Home away from home

The Kittilä Mine is located 150 kilometres north of the Arctic Circle, but in terms of flora and fauna, infrastructure and services resembles northern Quebec and Ontario, which are home to Plummer. “There are lots of trees, lakes, hills and wildlife,” she explains, although some of the wildlife differs from the critters spotted near Val-d’Or. “The reindeer are all owned by the local people, but are allowed to roam free for most of the year to forage. Thus, it is common to be caught in a ‘reindeer traffic jam’ on the way to work as they wander along the road.”

One key advantage is found at the local airport — a portal to Europe — which boasts regular flights to Helsinki year-round and direct international flights during the high season. “We have enjoyed visiting a bit of Europe while living here,” she confesses. “I still enjoy telling people that last year we flew to Paris for the weekend. We left Kittilä after lunch and were there in time for supper! This is not something that you can do from Canada … unless you have access to a private jet.”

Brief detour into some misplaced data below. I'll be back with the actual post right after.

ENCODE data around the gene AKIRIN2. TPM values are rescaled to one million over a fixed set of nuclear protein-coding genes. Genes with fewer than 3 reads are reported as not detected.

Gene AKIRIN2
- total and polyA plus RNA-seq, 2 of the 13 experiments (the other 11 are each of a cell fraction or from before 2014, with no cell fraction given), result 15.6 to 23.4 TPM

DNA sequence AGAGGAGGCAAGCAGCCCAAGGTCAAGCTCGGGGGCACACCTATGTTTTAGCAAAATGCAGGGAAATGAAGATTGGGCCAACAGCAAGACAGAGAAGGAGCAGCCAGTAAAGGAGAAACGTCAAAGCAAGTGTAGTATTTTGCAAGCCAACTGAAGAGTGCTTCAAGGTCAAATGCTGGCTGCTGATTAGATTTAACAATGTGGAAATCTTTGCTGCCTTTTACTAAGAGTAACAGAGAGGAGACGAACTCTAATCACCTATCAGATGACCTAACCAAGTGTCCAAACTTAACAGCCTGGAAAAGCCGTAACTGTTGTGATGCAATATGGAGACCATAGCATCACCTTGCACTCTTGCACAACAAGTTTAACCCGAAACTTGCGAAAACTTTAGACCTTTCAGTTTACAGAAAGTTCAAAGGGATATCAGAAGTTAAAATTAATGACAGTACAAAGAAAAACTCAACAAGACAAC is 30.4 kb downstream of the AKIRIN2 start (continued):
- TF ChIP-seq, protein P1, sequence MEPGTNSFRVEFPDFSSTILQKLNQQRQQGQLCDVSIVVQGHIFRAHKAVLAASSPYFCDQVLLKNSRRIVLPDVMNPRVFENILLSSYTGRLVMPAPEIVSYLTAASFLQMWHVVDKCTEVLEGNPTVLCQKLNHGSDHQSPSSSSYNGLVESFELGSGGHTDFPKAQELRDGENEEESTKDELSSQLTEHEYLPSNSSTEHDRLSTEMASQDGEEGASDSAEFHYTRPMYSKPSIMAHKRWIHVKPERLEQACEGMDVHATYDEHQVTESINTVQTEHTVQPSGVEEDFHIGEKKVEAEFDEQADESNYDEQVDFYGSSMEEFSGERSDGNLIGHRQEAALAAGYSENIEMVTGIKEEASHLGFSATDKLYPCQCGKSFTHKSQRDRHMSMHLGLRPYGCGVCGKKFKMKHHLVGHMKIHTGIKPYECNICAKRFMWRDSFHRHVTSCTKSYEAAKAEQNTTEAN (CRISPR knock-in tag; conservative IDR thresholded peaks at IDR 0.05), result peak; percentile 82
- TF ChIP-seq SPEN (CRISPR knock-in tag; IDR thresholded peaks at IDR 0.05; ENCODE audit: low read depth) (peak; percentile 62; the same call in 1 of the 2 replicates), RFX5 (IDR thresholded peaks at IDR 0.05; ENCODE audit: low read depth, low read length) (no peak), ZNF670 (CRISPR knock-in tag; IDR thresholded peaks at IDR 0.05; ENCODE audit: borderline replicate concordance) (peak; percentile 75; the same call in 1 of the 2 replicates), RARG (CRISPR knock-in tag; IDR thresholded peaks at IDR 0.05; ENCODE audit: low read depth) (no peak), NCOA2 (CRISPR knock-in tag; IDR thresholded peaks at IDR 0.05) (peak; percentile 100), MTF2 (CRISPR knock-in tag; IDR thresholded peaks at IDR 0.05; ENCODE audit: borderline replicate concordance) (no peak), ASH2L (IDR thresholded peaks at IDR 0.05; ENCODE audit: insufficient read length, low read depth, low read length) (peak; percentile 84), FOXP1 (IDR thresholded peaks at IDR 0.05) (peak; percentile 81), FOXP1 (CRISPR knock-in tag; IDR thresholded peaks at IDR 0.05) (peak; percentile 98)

The right ingredients

The mining industry in Finland has been slow for a number of years, leading to a shortage of miners, operators and engineers. However, although there were few people with mining experience available when AEM began to build the mine, the Finnish workers in general are well educated and eager to learn and adapt. AEM quickly found a solution — they hired a variety of people who were interested in learning, along with a handful of key individuals with a lot of experience. “We started training programs well before the mine opened and brought in experienced operators from Canada for a short period to help with the start-up,” Plummer adds.